[00:27:15.247] Kent Bye: Is there anything else that's left unsaid that you'd like to say to the immersive community?
[00:27:19.981] Rene Pinnell: Please join Kaleidoscope. We're a small company. There's three of us, and we're incredibly passionate, but this thing only works with your support, by you becoming a part of this network we're building, by you helping in small ways and large ways. It's going to take the same thing that we're doing, that I think we need to do on a global scale, which is collective action of organizing. I want to play that out on a small level in our little industry. You know, it's not about me. Ideally, I want to have Kaleidoscope not even be a company. I want it to be community-owned entirely. But I do feel like we do need this. We need some set of tools that can bring us together to be more effective, to be more efficient. Because we're such a small industry, because working in this field is so difficult, we need better tools. We need to be more organized. We need to be more networked. But that takes all of us rowing together, coming together, figuring out how to make collective decisions better, how to allocate the resources we do have more efficiently. So please, join Kaleidoscope. I need your help. I can't do this alone.
[00:28:22.969] Kent Bye: Awesome. Great. Well, thank you so much for joining me today on the podcast. So thank you.
[00:28:26.513] Rene Pinnell: Thank you, Kent. Always a pleasure.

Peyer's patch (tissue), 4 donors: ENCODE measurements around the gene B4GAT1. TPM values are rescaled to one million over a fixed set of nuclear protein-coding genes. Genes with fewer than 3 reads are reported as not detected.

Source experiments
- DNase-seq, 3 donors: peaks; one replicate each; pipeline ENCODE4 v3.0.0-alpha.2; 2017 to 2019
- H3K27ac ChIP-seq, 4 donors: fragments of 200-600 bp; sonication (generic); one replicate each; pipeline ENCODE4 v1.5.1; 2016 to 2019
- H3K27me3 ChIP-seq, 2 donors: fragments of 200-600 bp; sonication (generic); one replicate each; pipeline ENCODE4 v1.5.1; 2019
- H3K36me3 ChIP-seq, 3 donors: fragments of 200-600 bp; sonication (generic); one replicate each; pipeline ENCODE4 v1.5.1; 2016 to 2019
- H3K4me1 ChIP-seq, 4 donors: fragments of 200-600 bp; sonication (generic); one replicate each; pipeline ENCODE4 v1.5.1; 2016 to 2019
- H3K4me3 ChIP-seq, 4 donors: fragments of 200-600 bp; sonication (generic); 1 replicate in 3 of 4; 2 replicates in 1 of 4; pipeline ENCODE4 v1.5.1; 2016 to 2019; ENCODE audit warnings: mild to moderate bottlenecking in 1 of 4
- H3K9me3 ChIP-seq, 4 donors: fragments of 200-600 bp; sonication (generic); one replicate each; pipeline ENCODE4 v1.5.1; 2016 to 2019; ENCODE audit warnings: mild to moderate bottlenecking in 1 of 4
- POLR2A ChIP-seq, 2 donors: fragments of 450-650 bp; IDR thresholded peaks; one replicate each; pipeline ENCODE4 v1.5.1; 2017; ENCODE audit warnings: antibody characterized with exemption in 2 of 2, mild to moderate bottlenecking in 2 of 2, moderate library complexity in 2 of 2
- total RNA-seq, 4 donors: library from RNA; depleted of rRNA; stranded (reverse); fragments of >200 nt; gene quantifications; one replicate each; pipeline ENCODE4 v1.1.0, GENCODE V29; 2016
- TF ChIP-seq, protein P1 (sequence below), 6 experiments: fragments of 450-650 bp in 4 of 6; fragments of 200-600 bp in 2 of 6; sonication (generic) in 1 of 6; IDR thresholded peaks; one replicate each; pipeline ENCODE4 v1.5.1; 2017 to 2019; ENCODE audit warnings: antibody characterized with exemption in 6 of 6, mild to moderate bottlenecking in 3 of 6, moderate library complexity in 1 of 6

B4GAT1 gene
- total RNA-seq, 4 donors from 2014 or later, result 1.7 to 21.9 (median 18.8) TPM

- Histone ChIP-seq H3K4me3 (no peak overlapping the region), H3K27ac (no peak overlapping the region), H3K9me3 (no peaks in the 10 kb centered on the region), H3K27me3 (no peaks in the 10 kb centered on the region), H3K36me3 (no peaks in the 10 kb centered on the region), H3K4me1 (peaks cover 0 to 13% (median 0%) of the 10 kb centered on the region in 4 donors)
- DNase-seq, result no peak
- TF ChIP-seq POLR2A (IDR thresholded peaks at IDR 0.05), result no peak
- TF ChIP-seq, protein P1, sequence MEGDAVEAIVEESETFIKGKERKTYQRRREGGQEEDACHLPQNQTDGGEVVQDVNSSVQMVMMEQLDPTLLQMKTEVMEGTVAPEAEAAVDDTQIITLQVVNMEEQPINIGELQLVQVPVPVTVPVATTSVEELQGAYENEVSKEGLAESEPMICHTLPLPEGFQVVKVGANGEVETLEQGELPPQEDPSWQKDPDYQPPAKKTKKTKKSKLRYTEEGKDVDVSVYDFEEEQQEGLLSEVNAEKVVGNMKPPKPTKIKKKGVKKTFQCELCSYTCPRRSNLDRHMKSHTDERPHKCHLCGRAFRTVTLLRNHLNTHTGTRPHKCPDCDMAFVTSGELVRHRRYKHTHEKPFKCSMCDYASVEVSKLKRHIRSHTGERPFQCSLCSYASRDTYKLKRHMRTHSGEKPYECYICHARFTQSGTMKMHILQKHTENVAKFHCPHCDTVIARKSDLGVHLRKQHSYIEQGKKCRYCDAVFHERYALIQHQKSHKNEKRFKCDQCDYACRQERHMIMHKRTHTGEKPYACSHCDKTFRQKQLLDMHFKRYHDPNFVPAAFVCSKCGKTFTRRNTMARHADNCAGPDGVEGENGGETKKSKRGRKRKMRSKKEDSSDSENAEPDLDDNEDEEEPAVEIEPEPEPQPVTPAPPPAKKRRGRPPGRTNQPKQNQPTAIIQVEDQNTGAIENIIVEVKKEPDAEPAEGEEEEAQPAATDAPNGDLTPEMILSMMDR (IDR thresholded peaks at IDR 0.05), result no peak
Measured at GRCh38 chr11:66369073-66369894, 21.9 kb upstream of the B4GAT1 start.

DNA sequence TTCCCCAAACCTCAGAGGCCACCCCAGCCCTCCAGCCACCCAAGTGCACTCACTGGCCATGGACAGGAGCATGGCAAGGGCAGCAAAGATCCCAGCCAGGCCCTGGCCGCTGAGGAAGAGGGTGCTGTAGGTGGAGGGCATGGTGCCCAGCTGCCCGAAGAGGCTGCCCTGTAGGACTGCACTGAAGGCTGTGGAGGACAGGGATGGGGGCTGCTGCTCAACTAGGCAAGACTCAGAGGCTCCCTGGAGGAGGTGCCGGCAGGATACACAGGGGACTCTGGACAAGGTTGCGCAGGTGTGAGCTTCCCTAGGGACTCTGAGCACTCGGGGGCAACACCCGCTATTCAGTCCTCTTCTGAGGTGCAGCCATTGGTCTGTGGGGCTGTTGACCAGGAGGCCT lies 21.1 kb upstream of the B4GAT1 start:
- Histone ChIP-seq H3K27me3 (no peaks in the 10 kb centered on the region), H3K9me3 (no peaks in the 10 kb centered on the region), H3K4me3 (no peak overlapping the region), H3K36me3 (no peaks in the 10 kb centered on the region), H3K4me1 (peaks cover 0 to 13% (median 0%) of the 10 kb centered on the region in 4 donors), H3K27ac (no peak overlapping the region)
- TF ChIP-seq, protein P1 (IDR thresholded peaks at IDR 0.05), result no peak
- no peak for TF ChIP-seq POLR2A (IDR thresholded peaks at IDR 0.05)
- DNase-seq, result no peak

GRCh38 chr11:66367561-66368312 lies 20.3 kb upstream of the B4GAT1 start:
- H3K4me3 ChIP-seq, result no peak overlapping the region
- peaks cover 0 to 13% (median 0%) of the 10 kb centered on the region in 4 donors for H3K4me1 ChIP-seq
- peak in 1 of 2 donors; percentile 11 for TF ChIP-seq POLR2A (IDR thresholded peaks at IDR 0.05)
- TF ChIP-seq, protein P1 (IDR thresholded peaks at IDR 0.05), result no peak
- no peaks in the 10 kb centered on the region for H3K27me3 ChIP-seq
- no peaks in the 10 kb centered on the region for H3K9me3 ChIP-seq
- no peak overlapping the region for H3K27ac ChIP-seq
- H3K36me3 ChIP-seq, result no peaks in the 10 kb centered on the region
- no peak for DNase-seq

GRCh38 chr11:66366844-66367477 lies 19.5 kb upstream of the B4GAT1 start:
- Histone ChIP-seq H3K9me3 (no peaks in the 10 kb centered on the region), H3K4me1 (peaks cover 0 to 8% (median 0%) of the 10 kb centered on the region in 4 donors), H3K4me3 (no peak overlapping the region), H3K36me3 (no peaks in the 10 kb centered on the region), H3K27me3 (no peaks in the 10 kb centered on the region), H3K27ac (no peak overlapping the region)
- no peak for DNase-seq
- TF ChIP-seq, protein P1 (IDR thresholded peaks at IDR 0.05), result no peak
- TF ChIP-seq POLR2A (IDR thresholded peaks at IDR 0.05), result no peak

[00:28:28.699] Kent Bye: So that was Rene Pinel. He's the founder and designer of Kaleidoscope, which brought together a lot of these different artists and creators and funders at the Impact Reality Summit that was happening at Vulcan Productions in Seattle, Washington. So I remember different takeaways about this interview is that first of all, Well, I love what Rene is doing with bringing together these different artists and creators and funders and trying to make those connections easier. Rene comes from a family of artists, and so he knows the struggles of what it means to be a struggling and starving artist. And he wants to make it easier for the fundraising process for these different artists and creators. And so he's created this whole social network online to be able to facilitate a lot of these different discussions, but also holding specific contests as well as bringing together these events like this, the Impact Reality Summit. to be able to actually bring people face to face and to be able to make the pitches and to have a lot of different meetings. So I was invited to come up and go to the Impact Reality Summit and see what the upcoming projects are and to see just this overall ecosystem. And so this whole section of this first part of this whole series, I'm going to be focusing on the different aspects of economics. And economics is one of the biggest pain points for anybody that's working in this immersive space. It takes quite a lot of money in order to actually produce a project. And so there's this challenge of trying to say, OK, well, this project is going to bring about this specific type of impact. And when the distribution mechanisms of VR are so still in the early nascent stages, it's not very easy to say, OK, this is going to be sent out on the platform that's available to over a billion people. It's more on the scale of tens of thousands or hundreds of thousands. But if you look at it in the specifically trying to target policymakers or influencers, then you could start to have different contexts where you create an experience that tries to dive into a deep topic and then give people who are already very busy and may not have a lot of time. But if you're able to use an immersive experience to be able to really communicate deeply in a way that is going to be in their body in a way that is way different than in 2D film, they're able to potentially communicate the larger context of some of these issues to different policymakers. And so that's one of the early wins that I think the VR for Good movement has seen, is that trying to focus on changing specific policies and showing those experiences to policymakers and to try to bring about specific change. But overall, there's this gathering of the different artists and the creators and trying to connect those creators with the resources that they need in order to actually create their experiences. Because, you know, as Rene is saying, he's got this theory and thesis that you have different aspects of the culture and we have all these different issues with either climate change or nuclear weapons and the threats of nuclear war, as well as bioengineering and artificial intelligence and some of these existential threats that we have that is going to require us to go beyond what we're doing on individualistic level, like these individual nation states and have this larger global cooperation. And so how do we start to foster and cultivate that type of global consciousness, that we're global citizens and start to collaborate with each other in a completely new and different way. And some of these issues around climate change actually causing us to start to think in that more holistic way. And so Rene is saying that, you know, in order to actually bring about those shifts in consciousness, that there's a huge role for both art and story to start to create experiences that communicate this larger message. So that's at the baseline. Some of the basic thesis is that culture needs to be shift. And the way we can do that through is through art and story. And that in order to do that, we need a lot more art in order to do that. We need a lot more money. And so Renee is trying to reduce the friction between connecting those people who have the funding and the resources in order to invest in these different types of impact projects within the immersive space. So I really liked the more decentralized approach that Renee is taking. You know, there needs to be a lot of innovation when it comes to trying to make it easier for funding to come about. He's doing a lot of community curation and more of a decentralized approach. And so having people join this network and then have some say into who gets selected and, you know, he's got a big programming committee, you know, I get solicited to be able to give feedback on a number of different initiatives that he has. And I've done that a number of times as well. but also just trying to not make it so that it's just a small set of different curators who are making a lot of the decisions. Right now, when it comes to distribution, a lot of the distribution of these different immersive experiences happens to be at these film festivals, whether it's Sundance or Tribeca, South by Southwest, Venice Film Festival, IFA DocLab, Sheffield DocFest, you know, there's a number of different places that are out there that are showing this immersive work. And there's going to be new requirements to have other distribution mechanisms out there, whether it's through location-based entertainment and through different arts and cultural institutions, or just have selling it as a broader consumer product that is available on all the different VR headsets and then having marketing campaigns around that. But I think right now, a lot of the VR for good is been focused on more of these cultural institutions, these film festivals and targeting specific events where the influencers or the policymakers that are going to be having to make these large decisions are going to be there and present and available to see some of these immersive experiences. So that's all that I have for today, and I just wanted to thank you for joining me here on the Voices of VR podcast, and I'm excited to dive into a lot more discussion about these different topics. And if you'd like to see me continue to bring you this coverage, then please do spread the word, tell your friends, and consider becoming a member of the Patreon. This is a list of supported podcasts, and so I do rely upon donations from people like yourself in order to continue to bring you this coverage. So you can become a member and donate today at patreon.com slash voices of er. Thanks for listening.